The Nuremberg Laws of 1935 heralded a new wave of antisemitic legislation that brought about immediate and concrete segregation: Jewish patients were no longer admitted to municipal hospitals in Düsseldorf, German court judges could not cite legal commentaries or opinions written by Jewish authors, Jewish officers were expelled from the army, and Jewish university students were not allowed to sit for doctoral exams.
Other regulations reinforced the message that Jews were outsiders in Germany; for example, in December 1935, the Reich Propaganda Ministry issued a decree forbidding Jewish soldiers to be named among the dead in World War I memorials.
Government agencies at all levels aimed to exclude Jews from the economic sphere of Germany by preventing them from earning a living. Jews were required to register their domestic and foreign property and assets, a prelude to the gradual expropriation of their material wealth by the state. Likewise, the German authorities intended to "Aryanize" all Jewish businesses, a process involving the dismissal of Jewish workers and managers, as well as the transfer of companies and enterprises to non-Jewish Germans, who bought them at prices officially fixed well below market value. From April 1933 to April 1938, "Aryanization" effectively reduced the number of Jewish-owned businesses in Germany by approximately two-thirds.
In the weeks before and during the 1936 Winter and Summer Olympic Games held in Garmisch-Partenkirchen and Berlin, respectively, the Nazi regime actually toned down much of its public anti-Jewish rhetoric and activities. The regime even removed some of the signs saying "Jews Unwelcome" from public places. Hitler did not want international criticism of his government to result in the transfer of the Games to another country. Such a loss would have been a serious blow to German prestige. Likewise, Nazi leaders did not want to discourage international tourism and the revenue that it would bring during the Olympics year.
In 1937 and 1938, German authorities again stepped up legislative persecution of German Jews. The government set out to impoverish Jews and remove them from the German economy by requiring them to register their property. Even before the Olympics, the Nazi government had initiated the practice of "Aryanizing" Jewish businesses. "Aryanization" meant the dismissal of Jewish workers and managers of a company and/or the takeover of Jewish-owned businesses by non-Jewish Germans who bought them at bargain prices fixed by government or Nazi party officials. In 1937 and 1938, the government forbade Jewish doctors to treat non-Jews, and revoked the licenses of Jewish lawyers to practice law.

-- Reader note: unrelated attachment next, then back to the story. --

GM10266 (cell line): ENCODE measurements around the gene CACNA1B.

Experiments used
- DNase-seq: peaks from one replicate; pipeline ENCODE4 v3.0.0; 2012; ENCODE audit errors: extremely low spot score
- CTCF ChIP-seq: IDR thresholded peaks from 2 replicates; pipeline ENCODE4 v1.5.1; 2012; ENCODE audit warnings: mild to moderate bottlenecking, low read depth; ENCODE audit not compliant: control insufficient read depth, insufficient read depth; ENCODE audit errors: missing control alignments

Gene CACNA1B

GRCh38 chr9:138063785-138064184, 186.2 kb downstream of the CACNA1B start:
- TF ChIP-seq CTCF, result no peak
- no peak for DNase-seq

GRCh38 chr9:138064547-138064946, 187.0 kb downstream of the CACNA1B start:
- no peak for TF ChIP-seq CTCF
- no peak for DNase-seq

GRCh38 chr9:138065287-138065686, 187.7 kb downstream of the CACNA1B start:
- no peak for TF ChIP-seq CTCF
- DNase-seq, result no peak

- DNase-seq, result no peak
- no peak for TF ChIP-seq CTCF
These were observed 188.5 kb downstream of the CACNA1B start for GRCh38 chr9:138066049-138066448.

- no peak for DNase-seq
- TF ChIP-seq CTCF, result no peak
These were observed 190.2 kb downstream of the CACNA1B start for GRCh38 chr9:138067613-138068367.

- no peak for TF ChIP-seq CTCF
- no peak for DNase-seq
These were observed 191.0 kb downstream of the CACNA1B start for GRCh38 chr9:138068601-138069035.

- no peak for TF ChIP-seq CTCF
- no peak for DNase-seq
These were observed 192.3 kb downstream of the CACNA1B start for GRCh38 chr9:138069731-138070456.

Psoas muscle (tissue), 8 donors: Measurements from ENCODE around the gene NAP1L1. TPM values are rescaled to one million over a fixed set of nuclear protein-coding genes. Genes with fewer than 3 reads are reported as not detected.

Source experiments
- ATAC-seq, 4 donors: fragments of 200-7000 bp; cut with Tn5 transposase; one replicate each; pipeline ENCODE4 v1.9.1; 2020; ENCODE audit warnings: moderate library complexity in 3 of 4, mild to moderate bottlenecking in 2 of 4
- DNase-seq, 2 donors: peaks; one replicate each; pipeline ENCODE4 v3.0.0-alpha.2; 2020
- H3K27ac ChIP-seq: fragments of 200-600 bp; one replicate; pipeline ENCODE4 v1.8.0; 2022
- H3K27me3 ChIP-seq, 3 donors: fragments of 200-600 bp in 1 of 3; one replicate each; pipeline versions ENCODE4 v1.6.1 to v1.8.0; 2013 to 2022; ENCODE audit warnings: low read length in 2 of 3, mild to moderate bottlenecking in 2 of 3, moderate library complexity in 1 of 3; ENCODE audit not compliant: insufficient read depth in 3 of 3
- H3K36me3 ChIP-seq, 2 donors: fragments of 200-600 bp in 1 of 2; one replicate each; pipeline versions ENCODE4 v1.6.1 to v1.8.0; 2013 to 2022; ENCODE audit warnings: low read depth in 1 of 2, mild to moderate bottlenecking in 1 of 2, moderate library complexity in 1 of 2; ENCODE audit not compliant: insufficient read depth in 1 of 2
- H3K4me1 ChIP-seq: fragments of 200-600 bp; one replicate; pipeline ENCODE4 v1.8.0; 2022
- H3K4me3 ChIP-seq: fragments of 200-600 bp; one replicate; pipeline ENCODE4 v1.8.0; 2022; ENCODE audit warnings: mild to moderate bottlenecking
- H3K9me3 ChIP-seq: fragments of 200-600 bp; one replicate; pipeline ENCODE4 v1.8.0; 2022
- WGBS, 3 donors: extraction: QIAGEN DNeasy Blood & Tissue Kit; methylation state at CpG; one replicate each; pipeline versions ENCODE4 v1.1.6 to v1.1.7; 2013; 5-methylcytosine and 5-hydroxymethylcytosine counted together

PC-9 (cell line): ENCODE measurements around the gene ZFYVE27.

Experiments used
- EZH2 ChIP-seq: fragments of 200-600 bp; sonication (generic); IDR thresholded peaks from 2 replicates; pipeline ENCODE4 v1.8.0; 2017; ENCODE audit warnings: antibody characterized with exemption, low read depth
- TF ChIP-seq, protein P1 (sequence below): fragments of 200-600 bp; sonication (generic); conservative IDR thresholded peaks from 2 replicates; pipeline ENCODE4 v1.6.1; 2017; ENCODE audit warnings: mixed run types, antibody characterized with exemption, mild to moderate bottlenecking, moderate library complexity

Following the Kristallnacht (commonly known as "Night of Broken Glass") pogrom of November 9–10, 1938, Nazi leaders stepped up "Aryanization" efforts and enforced measures that succeeded increasingly in physically isolating and segregating Jews from their fellow Germans. Jews were barred from all public schools and universities, as well as from cinemas, theaters, and sports facilities. In many cities, Jews were forbidden to enter designated "Aryan" zones. German decrees and ordinances expanded the ban on Jews in professional life. By September 1938, for instance, Jewish physicians were effectively banned from treating "Aryan" patients.
The government required Jews to identify themselves in ways that would permanently separate them from the rest of the population. In August 1938, German authorities decreed that by January 1, 1939, Jewish men and women bearing first names of "non-Jewish" origin had to add "Israel" and "Sara," respectively, to their given names. All Jews were obliged to carry identity cards that indicated their Jewish heritage, and, in the autumn of 1938, all Jewish passports were stamped with an identifying letter "J".
As the Nazi leaders quickened their preparations for the European war of conquest that they intended to unleash, antisemitic legislation in Germany and Austria paved the way for more radical persecution of Jews.
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Friedländer, Saul. Nazi Germany and the Jews. New York: HarperCollins, 1997.
Schleunes, Karl A. The Twisted Road to Auschwitz: Nazi Policy Toward German Jews, 1933–1939. Urbana: University of Illinois Press, 1970.